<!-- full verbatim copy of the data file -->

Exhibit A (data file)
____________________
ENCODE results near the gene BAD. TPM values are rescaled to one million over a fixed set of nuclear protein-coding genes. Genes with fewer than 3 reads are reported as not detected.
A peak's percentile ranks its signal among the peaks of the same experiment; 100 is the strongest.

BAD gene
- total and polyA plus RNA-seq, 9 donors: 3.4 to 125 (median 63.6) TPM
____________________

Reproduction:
ENCODE results near the gene BAD. TPM values are rescaled to one million over a fixed set of nuclear protein-coding genes. Genes with fewer than 3 reads are reported as not detected.
A peak's percentile ranks its signal among the peaks of the same experiment; 100 is the strongest.

BAD gene
- total and polyA plus RNA-seq, 9 donors: 3.4 to 125 (median 63.6) TPM